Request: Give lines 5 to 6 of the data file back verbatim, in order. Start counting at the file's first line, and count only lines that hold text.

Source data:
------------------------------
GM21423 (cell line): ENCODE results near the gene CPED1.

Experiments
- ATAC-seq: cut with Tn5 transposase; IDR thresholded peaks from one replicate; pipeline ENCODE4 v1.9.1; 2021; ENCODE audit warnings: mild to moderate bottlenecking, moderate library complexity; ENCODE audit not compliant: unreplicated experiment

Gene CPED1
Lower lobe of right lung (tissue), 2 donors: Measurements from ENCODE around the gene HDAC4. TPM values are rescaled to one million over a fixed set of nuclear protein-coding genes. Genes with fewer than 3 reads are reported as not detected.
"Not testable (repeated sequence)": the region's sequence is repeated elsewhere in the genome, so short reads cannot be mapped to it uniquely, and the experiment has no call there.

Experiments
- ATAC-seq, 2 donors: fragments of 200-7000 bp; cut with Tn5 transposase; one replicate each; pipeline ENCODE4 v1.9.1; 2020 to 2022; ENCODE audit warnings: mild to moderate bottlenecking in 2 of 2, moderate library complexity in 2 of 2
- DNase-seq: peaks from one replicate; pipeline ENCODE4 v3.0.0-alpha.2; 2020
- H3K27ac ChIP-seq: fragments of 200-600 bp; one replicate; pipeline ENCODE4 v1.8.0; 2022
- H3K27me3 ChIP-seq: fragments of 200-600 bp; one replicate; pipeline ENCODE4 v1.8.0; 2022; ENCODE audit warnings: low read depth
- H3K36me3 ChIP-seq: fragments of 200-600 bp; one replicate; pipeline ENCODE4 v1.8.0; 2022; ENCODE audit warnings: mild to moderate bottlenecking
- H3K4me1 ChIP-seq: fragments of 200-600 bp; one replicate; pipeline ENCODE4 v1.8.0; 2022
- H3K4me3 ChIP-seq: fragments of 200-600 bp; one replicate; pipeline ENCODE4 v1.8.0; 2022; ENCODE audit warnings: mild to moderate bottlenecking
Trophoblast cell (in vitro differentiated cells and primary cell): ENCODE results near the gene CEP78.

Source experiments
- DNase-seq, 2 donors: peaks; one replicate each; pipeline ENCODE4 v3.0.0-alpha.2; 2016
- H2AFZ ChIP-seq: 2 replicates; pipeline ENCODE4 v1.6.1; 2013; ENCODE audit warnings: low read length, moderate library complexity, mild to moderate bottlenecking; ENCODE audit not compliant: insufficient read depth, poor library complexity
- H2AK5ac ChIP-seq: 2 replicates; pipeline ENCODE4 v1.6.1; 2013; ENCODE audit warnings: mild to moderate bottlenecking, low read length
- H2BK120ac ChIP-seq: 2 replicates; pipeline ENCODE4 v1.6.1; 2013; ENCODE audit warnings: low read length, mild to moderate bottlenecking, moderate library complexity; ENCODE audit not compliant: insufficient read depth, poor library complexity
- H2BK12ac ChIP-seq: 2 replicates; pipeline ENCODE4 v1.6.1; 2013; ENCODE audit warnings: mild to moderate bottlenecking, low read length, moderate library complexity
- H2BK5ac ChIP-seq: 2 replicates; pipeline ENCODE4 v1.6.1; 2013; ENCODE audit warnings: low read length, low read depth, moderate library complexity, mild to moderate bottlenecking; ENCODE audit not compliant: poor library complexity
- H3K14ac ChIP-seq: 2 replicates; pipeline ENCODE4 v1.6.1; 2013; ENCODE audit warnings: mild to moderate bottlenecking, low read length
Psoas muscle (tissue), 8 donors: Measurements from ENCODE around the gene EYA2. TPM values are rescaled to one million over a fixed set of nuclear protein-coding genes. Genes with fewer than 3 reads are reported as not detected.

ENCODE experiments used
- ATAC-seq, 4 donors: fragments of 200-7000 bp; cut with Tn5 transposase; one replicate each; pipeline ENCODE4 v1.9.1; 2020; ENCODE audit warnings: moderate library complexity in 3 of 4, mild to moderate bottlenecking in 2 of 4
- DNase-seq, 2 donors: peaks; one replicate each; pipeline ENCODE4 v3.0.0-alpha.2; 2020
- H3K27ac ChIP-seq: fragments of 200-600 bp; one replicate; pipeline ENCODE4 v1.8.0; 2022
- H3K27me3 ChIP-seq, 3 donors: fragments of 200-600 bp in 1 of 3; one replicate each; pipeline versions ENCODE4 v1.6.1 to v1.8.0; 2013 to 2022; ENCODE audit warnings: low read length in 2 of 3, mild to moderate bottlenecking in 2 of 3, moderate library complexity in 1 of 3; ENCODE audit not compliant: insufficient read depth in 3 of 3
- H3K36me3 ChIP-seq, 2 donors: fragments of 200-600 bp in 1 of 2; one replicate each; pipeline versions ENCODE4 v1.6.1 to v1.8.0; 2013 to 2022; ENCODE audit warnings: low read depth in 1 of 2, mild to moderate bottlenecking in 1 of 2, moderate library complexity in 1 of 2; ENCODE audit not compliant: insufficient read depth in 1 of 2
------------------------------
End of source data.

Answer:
Lower lobe of right lung (tissue), 2 donors: Measurements from ENCODE around the gene HDAC4. TPM values are rescaled to one million over a fixed set of nuclear protein-coding genes. Genes with fewer than 3 reads are reported as not detected.
"Not testable (repeated sequence)": the region's sequence is repeated elsewhere in the genome, so short reads cannot be mapped to it uniquely, and the experiment has no call there.